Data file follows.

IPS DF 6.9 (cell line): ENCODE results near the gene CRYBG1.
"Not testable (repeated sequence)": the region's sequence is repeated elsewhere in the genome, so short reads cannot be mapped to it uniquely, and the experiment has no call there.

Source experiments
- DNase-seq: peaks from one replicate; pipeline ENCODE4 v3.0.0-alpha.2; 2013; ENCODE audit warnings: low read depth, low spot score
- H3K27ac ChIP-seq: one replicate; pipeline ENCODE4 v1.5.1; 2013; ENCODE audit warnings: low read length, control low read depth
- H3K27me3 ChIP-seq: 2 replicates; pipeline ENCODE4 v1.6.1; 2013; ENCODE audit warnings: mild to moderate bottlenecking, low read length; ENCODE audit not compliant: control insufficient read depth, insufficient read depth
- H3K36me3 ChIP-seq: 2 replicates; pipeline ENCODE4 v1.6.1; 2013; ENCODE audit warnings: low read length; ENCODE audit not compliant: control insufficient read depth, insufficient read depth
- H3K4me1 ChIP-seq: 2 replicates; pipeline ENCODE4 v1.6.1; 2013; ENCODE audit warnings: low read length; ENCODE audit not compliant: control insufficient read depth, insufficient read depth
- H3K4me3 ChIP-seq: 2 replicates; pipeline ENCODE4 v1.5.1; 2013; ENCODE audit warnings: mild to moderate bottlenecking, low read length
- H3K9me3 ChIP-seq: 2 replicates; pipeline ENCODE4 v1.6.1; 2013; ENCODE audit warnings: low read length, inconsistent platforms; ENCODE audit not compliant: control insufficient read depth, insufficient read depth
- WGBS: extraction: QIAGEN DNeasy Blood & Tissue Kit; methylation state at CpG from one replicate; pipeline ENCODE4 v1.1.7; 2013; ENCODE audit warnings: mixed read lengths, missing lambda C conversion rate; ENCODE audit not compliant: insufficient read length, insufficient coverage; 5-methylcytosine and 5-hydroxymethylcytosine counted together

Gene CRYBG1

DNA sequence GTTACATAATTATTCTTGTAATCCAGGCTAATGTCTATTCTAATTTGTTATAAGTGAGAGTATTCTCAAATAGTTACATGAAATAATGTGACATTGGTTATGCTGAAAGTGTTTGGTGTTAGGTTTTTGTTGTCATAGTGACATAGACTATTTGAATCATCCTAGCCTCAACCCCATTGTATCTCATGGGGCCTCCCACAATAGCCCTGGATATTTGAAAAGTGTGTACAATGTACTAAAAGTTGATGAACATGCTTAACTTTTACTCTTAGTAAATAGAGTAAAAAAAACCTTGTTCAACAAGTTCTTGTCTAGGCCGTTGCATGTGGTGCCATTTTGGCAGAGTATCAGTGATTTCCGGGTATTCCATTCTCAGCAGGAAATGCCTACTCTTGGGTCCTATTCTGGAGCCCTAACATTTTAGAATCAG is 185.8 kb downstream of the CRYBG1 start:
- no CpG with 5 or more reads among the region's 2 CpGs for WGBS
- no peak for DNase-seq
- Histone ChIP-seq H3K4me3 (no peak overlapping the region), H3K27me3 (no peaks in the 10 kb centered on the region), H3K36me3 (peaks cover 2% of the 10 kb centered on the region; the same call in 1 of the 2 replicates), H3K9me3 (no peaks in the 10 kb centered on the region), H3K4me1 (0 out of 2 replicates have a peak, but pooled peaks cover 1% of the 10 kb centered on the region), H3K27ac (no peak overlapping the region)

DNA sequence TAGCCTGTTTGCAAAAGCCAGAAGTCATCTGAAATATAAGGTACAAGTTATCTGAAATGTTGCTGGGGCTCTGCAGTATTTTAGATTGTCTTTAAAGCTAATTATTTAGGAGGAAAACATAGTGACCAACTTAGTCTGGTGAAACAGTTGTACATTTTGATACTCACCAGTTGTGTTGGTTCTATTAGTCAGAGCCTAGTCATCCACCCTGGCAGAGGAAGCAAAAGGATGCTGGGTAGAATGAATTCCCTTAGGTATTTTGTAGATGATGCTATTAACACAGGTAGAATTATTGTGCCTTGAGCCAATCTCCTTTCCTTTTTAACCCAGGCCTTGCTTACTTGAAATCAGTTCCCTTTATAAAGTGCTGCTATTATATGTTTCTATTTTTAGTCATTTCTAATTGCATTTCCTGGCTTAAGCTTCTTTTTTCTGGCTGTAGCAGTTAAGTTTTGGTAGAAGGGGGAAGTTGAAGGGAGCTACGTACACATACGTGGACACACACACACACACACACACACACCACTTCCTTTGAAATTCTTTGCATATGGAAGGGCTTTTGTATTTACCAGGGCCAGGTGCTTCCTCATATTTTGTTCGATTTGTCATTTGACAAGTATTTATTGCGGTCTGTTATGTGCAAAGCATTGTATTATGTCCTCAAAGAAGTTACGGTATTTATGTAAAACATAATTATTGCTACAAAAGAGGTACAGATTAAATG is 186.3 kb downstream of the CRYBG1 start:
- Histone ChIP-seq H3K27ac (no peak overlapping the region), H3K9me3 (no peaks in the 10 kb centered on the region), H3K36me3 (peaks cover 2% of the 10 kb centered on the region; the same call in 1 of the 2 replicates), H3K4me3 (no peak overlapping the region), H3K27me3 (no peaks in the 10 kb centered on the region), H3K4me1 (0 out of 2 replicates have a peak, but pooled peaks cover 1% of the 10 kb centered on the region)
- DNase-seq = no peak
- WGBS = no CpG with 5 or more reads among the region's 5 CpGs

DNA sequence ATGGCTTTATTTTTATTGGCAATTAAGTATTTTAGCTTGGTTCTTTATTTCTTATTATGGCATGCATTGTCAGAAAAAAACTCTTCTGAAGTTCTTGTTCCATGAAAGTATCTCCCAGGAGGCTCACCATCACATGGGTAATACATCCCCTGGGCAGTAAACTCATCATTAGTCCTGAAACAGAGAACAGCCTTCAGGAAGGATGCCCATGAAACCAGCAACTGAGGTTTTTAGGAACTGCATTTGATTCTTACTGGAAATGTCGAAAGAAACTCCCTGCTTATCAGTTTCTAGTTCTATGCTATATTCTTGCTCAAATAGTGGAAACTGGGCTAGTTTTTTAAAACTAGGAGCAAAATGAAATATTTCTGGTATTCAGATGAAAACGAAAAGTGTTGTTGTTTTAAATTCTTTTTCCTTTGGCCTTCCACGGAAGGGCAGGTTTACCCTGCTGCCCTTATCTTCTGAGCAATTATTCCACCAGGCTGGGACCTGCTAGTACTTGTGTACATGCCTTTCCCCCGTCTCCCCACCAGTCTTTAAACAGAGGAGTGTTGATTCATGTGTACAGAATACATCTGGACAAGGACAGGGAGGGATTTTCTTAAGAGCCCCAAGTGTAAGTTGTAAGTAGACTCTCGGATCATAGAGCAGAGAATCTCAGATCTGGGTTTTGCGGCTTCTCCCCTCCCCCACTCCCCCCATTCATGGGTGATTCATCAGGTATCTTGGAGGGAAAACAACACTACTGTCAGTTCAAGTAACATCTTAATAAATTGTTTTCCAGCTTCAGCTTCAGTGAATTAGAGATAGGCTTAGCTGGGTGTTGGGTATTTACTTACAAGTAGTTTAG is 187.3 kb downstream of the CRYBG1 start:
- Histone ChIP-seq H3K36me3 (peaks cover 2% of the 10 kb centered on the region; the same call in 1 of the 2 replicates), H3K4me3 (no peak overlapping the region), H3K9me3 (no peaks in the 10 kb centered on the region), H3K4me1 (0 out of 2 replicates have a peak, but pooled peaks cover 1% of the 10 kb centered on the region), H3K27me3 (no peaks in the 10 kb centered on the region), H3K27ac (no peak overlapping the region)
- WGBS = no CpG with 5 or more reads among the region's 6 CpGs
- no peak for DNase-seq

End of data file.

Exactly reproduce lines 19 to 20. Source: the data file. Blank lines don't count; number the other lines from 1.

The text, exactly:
- DNase-seq = no peak
- WGBS = no CpG with 5 or more reads among the region's 5 CpGs